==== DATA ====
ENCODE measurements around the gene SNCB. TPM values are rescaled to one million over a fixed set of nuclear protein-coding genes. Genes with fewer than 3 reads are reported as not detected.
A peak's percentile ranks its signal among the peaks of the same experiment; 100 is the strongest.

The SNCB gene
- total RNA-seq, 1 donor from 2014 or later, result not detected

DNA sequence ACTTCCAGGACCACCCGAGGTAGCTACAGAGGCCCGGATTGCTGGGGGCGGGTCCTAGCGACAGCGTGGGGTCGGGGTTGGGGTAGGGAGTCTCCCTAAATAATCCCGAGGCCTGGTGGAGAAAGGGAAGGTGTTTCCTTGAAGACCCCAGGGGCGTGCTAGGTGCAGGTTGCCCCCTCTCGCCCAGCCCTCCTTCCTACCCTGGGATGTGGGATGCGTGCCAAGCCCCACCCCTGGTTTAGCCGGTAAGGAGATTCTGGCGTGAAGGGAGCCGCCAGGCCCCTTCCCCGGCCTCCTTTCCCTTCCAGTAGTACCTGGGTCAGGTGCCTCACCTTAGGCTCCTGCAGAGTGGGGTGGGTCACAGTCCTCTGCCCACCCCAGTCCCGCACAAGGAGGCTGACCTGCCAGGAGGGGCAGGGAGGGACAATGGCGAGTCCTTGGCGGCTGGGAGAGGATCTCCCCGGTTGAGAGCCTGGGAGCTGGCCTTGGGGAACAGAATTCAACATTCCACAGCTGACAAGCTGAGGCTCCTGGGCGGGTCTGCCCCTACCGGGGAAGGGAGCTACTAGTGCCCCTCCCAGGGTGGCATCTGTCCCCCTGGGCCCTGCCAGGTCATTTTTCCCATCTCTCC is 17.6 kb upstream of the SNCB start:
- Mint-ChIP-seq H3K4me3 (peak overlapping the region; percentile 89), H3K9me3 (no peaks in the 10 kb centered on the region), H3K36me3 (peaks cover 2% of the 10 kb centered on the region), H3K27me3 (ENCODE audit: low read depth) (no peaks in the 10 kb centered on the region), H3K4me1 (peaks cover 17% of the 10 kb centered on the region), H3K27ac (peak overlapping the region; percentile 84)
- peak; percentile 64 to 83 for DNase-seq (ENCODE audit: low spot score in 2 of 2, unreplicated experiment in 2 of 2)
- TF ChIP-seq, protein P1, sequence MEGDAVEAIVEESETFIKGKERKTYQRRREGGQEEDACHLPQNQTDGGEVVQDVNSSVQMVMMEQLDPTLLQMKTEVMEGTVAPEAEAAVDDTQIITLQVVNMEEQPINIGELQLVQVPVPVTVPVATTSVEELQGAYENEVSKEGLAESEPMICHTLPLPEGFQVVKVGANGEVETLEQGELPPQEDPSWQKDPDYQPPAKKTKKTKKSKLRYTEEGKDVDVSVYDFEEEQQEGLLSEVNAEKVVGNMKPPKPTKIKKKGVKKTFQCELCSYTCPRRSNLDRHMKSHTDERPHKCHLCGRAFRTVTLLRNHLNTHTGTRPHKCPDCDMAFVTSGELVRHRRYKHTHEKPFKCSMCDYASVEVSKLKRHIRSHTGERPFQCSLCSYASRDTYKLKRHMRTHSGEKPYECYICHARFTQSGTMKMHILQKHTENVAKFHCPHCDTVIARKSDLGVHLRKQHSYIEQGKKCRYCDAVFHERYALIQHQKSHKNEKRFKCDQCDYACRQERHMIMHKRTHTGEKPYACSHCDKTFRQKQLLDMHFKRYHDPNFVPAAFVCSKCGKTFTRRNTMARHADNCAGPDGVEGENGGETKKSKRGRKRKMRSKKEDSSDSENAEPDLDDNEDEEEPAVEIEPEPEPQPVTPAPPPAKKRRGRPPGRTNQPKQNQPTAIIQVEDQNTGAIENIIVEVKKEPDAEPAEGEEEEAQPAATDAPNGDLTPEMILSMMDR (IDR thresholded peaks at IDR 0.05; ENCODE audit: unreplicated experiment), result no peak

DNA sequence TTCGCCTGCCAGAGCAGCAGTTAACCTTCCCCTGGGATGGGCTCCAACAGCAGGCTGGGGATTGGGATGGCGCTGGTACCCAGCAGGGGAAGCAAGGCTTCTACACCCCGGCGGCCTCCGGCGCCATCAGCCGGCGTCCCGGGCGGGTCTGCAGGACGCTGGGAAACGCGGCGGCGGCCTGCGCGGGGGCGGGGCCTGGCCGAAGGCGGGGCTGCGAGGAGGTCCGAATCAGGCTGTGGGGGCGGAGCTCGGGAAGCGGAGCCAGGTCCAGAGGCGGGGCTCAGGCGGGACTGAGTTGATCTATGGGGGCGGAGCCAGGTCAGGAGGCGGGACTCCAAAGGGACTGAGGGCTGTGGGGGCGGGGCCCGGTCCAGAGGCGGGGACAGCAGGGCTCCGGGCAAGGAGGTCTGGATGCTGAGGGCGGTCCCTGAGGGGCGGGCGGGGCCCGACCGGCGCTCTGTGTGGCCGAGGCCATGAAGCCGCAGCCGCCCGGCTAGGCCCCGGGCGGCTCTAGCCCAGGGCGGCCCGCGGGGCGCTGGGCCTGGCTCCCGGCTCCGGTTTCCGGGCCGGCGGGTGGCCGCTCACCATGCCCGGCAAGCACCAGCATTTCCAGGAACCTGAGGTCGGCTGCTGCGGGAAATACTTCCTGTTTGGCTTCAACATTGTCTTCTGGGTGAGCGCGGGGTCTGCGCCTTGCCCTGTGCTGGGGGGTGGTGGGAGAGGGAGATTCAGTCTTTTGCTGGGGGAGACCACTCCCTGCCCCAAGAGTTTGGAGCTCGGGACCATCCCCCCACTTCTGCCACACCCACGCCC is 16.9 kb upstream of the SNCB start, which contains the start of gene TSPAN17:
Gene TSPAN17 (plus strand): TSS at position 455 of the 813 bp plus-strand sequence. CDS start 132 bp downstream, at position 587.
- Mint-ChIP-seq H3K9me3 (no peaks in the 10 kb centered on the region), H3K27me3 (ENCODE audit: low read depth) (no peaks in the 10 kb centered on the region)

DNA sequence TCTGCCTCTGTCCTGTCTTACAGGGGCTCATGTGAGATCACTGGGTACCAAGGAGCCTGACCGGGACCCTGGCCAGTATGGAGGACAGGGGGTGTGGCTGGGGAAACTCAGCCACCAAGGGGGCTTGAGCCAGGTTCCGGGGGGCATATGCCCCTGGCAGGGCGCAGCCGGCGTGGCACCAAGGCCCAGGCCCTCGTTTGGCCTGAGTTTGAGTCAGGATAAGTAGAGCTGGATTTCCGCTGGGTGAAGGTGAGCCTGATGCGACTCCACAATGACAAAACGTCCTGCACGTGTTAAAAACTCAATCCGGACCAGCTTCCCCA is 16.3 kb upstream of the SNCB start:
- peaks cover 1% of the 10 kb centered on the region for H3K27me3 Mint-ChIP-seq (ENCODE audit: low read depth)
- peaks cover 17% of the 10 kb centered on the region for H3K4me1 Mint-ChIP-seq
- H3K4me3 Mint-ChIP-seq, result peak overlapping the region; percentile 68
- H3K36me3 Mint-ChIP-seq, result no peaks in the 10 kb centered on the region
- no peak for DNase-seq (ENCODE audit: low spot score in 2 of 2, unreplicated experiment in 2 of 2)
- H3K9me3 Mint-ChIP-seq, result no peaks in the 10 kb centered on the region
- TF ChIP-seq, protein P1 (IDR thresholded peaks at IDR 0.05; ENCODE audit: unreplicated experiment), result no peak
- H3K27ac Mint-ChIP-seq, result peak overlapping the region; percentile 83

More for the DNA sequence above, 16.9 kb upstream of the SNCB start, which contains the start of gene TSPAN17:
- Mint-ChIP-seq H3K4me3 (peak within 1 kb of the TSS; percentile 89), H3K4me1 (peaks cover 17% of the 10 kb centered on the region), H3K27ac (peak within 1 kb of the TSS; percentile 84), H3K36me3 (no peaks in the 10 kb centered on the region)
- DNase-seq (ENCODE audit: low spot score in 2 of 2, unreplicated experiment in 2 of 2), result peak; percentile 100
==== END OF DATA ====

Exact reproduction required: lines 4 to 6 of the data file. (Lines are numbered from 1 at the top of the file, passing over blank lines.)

- total RNA-seq, 1 donor from 2014 or later, result not detected

DNA sequence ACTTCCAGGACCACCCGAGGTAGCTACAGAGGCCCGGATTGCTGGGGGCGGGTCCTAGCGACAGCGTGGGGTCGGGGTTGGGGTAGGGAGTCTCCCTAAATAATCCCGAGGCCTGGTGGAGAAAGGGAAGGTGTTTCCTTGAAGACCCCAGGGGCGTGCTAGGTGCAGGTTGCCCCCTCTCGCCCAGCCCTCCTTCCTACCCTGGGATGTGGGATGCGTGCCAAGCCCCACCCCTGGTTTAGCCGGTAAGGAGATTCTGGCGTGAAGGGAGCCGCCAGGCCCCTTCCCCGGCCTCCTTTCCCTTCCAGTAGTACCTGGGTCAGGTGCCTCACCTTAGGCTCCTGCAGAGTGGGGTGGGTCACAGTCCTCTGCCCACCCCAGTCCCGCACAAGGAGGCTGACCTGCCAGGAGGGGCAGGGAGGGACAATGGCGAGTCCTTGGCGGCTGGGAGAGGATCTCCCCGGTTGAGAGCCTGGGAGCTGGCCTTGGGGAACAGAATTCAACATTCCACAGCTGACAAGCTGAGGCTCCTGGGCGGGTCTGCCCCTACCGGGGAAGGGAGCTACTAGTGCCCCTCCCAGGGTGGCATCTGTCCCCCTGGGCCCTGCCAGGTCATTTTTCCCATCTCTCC is 17.6 kb upstream of the SNCB start:
- Mint-ChIP-seq H3K4me3 (peak overlapping the region; percentile 89), H3K9me3 (no peaks in the 10 kb centered on the region), H3K36me3 (peaks cover 2% of the 10 kb centered on the region), H3K27me3 (ENCODE audit: low read depth) (no peaks in the 10 kb centered on the region), H3K4me1 (peaks cover 17% of the 10 kb centered on the region), H3K27ac (peak overlapping the region; percentile 84)